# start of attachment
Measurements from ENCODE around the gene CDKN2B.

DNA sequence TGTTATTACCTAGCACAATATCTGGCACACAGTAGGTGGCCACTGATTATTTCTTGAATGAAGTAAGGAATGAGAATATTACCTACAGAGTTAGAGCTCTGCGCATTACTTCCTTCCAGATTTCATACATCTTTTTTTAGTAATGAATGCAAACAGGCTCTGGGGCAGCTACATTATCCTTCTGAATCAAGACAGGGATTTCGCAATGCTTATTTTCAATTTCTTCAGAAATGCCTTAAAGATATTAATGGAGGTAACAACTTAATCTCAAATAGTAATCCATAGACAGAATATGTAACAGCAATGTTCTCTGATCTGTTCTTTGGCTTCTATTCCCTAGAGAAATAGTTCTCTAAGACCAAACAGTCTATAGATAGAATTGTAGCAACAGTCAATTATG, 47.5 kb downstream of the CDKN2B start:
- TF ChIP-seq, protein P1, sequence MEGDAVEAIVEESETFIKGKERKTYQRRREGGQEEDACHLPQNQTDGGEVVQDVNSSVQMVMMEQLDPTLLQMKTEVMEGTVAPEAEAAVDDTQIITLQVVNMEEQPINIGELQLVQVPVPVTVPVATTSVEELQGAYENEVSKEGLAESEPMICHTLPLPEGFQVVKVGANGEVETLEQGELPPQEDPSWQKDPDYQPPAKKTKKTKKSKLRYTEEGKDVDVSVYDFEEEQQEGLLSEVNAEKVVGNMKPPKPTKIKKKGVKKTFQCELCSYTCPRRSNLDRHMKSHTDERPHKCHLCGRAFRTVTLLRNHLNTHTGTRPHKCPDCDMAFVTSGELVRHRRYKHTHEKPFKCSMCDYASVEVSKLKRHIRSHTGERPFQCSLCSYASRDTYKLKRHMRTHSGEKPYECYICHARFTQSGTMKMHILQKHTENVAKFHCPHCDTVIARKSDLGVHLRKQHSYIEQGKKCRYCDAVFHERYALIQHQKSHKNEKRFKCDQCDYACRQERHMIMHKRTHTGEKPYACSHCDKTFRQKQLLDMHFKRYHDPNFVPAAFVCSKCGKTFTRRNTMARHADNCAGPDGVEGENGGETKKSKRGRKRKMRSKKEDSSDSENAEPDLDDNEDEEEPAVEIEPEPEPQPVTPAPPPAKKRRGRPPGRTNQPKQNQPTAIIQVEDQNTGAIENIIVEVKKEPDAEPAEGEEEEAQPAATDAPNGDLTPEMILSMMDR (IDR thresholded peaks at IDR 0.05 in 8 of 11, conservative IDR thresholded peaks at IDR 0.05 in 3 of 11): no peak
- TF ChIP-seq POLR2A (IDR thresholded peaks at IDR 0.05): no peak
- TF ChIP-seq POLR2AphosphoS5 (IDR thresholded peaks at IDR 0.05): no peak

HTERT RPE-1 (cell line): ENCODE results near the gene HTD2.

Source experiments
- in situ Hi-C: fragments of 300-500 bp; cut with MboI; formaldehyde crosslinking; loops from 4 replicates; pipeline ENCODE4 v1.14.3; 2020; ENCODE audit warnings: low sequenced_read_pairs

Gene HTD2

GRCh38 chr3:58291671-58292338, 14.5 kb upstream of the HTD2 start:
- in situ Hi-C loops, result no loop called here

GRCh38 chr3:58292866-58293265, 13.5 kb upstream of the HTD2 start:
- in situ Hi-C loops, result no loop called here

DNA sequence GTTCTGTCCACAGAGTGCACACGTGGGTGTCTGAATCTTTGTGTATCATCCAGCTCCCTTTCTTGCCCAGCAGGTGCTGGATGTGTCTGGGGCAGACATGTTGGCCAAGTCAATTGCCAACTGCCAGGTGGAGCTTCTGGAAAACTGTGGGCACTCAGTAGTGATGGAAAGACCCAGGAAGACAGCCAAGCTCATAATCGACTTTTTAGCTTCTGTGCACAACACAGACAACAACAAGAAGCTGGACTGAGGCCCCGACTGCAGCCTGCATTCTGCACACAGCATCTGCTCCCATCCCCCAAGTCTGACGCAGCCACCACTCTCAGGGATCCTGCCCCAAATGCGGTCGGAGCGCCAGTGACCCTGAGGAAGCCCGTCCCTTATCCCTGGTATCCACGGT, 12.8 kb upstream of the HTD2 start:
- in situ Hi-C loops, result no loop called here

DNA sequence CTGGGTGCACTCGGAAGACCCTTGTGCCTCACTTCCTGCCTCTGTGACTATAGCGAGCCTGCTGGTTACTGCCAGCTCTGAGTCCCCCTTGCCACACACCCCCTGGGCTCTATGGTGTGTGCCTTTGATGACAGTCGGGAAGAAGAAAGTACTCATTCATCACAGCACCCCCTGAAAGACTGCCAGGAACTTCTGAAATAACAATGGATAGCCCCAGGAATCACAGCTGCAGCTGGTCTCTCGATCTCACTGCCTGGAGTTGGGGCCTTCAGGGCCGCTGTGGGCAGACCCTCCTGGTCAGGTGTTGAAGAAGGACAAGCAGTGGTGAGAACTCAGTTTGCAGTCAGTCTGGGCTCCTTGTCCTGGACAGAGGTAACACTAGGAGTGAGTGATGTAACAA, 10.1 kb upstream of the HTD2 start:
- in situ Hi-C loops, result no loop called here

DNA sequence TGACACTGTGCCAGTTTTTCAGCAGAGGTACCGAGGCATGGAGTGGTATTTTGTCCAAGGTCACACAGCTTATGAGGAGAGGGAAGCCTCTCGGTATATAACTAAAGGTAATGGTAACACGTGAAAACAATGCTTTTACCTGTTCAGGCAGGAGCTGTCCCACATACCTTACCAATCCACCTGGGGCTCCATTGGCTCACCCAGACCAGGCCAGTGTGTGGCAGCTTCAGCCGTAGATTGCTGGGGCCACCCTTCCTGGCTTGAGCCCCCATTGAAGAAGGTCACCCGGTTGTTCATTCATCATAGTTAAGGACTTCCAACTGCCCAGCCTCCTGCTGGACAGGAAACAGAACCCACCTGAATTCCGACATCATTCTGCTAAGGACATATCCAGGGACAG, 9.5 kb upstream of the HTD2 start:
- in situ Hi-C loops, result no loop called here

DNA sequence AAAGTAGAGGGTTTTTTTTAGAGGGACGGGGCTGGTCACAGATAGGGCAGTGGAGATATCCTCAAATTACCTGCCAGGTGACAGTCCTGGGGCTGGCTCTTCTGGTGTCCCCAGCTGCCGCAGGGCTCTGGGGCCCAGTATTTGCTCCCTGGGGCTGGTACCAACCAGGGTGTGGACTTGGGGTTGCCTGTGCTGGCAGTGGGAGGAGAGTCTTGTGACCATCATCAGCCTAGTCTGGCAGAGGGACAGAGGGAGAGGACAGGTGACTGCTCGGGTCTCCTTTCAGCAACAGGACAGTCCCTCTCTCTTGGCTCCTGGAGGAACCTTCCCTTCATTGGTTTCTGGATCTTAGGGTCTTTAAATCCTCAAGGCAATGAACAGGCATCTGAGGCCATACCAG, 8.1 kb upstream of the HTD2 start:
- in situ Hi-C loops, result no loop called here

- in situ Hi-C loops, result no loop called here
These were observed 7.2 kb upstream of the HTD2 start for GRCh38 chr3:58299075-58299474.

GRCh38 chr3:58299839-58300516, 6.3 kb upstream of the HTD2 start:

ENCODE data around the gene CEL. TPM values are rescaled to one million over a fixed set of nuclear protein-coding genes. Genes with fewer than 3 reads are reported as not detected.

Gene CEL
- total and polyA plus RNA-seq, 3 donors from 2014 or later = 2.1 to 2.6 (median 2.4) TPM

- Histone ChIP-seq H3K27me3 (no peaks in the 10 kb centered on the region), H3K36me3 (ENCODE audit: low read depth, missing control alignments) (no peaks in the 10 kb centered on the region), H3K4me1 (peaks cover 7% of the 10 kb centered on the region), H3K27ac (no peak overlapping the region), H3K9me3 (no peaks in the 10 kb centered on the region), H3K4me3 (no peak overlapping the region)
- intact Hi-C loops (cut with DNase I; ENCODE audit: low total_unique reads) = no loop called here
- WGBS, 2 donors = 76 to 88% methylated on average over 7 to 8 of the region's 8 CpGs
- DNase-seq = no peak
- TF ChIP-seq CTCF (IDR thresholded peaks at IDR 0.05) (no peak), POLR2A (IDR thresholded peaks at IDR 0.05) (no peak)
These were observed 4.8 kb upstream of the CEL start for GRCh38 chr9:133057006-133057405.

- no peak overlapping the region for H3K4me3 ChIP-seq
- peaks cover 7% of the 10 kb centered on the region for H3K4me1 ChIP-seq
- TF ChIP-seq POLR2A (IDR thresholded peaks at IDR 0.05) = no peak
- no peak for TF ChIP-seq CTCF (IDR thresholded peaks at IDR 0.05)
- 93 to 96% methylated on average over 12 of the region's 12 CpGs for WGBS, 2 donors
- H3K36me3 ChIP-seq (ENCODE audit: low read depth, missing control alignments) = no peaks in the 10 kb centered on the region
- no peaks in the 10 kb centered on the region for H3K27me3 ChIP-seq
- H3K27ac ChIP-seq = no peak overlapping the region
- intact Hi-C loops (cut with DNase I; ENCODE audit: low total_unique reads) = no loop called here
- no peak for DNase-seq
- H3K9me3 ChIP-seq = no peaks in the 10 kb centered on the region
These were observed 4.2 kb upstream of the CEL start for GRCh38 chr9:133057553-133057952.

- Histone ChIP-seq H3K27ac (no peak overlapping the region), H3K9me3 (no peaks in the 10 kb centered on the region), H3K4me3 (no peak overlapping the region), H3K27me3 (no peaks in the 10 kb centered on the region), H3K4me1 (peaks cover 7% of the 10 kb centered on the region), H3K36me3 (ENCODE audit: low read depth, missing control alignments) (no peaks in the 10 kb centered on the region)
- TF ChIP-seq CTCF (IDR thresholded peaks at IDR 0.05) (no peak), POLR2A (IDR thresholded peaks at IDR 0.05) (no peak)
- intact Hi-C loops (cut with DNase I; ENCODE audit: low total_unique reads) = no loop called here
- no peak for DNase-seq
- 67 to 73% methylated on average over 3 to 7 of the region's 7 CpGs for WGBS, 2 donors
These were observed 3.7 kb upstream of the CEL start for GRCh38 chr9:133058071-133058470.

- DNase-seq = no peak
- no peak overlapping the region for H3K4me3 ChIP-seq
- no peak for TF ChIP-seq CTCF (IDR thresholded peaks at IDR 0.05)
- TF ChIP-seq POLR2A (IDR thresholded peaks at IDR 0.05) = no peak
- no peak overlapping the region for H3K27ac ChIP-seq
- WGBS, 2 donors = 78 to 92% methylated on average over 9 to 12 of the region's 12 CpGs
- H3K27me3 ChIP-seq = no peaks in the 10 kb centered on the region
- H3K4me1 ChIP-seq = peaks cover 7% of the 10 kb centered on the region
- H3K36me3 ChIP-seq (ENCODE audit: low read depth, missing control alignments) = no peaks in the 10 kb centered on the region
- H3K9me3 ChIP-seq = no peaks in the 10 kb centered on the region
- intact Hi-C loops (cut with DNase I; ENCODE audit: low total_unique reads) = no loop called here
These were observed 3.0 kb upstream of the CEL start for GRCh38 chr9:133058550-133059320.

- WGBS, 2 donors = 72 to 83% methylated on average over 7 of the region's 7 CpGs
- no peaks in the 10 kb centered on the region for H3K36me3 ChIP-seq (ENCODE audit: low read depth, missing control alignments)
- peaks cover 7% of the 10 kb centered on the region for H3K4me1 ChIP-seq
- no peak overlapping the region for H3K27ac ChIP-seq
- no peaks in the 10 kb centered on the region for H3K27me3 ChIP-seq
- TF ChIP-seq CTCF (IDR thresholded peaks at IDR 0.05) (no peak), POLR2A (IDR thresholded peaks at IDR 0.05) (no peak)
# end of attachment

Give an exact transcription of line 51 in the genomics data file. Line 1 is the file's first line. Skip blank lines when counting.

These were observed 3.7 kb upstream of the CEL start for GRCh38 chr9:133058071-133058470.